Legislature begins to grapple with Congressional redistribution, as many warn of political gerrymandering – CBS Pittsburgh
HARRISBURG, Pa. (KDKA) – The state legislature is holding hearings this week on how best to draw congressional district boundaries.
Public attention has increased on what has often been an overwhelmingly partisan act of mapping. After the census every ten years, each state redraws its congressional districts to make them uniform in population.
READ MORE: West Virginia man convicted of organizing shoplifting ring to steal thousands of dollars in merchandise
But this often led to a creative card design designed to only elect members of a political party. This year, many groups are saying no to political gerrymandering.
In Harrisburg on Thursday, David Thornburgh, son of the late governor, told lawmakers Pennsylvania needs a fair and transparent process for drawing state districts unlike the one Republicans used 10 years ago.
“The districts that were drawn in 2011 were overwhelmingly gerrymandered, and there was no public process or input,” Thornburgh, chair of the Committee of the Seventy in Philadelphia, told the KDKA political editor, Jon Delano.
Remember the 2011 Congress card? It contained some of the craziest neighborhoods in the country, including one stretching from the Ohio border to Johnstown.
It was so bad that the Pennsylvania Supreme Court imposed its own map that removed all wavy lines, uniting counties and municipalities that had been divided.
READ MORE: State leaders urge Pennsylvanians to invest child tax credit money
“I am optimistic, and it is in the spirit in which I participate in these hearings today, that things will be different this time around,” Thornburgh said.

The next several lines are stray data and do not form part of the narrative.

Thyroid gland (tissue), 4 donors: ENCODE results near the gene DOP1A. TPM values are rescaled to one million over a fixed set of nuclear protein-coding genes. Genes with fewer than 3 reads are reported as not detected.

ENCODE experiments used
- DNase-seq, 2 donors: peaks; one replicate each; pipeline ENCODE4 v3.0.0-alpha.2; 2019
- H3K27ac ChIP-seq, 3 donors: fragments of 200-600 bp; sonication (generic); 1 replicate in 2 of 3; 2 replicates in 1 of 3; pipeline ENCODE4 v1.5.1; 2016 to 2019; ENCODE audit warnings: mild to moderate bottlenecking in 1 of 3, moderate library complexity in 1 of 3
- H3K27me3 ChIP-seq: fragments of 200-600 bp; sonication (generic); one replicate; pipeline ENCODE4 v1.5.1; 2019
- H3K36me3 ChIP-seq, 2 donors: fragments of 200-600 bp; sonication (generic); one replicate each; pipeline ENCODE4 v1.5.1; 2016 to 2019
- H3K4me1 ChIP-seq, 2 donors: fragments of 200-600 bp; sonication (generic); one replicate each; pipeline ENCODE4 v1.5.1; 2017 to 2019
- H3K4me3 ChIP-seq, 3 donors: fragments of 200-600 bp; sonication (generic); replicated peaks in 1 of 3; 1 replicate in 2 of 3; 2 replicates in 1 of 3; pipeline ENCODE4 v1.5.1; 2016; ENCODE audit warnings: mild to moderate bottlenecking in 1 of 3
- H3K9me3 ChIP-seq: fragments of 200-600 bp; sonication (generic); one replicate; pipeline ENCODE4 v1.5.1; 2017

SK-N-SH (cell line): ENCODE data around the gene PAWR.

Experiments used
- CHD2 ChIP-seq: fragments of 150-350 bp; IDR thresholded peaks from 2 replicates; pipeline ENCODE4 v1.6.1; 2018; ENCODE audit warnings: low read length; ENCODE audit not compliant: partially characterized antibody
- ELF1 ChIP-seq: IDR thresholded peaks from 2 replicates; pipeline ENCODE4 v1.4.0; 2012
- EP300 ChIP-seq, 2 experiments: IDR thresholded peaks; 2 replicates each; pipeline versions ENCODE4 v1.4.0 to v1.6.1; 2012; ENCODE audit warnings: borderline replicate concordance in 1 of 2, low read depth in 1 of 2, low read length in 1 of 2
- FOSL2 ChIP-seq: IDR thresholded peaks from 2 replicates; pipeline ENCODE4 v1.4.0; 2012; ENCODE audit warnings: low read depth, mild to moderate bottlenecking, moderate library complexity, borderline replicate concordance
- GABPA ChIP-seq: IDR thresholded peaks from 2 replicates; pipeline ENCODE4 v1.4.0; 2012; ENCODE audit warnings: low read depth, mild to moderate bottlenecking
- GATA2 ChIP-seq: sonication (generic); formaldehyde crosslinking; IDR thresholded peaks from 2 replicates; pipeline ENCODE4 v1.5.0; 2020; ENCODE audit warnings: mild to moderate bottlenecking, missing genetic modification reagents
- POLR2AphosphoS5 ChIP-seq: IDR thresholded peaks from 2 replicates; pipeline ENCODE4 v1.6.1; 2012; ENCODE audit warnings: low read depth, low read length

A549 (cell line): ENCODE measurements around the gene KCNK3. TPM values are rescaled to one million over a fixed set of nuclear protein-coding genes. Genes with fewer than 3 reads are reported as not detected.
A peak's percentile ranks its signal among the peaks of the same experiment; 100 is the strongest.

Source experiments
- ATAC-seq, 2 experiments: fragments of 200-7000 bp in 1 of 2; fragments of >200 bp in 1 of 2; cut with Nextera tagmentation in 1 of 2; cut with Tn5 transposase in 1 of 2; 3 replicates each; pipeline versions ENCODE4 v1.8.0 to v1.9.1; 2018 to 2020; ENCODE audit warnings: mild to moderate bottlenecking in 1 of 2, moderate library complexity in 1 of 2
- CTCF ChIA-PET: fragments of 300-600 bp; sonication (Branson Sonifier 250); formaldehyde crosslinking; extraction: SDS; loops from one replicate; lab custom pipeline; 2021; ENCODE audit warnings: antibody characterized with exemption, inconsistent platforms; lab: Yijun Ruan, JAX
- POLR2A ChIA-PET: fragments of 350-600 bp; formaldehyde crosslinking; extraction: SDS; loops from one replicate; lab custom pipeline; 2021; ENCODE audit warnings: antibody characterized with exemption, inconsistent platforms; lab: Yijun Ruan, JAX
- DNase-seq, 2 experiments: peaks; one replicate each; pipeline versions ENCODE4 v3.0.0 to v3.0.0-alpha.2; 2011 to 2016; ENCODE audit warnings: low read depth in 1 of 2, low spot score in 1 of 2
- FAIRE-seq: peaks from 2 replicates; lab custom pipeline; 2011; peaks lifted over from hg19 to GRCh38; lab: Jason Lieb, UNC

“We have a situation right now in Pennsylvania where lawmakers are basically choosing their voters, rather than voters choosing their lawmakers,” said Maureen Grosheider, president of the League of Women Voters of Greater Pittsburgh.
This is why the League of Women Voters created Fair Districts PA, a statewide group that advocates for compact districts that are drawn without reviewing the registration of political parties or incumbents.
“Transparency and public participation,” said Bucks County Republican Rep. Wendi Thomas from Pennsylvania.
This year, Republican lawmakers, who control the state legislature, say they will be fair and transparent, adopting the recommendations proposed by Thomas in his bipartisan Bill 22, including, she said, “have a process. transparent, hold public meetings, allow entry, have a website where people can interact.
But expect a change this year. Pennsylvania loses one of its seats in the US House of Representatives.
NO MORE NEWS: Police: Soldiers find $ 1.8 million worth of fentanyl during traffic stop in Mercer County
And with a Democratic governor with veto power, the two sides will have to work together unless they want the court to draw the lines for them.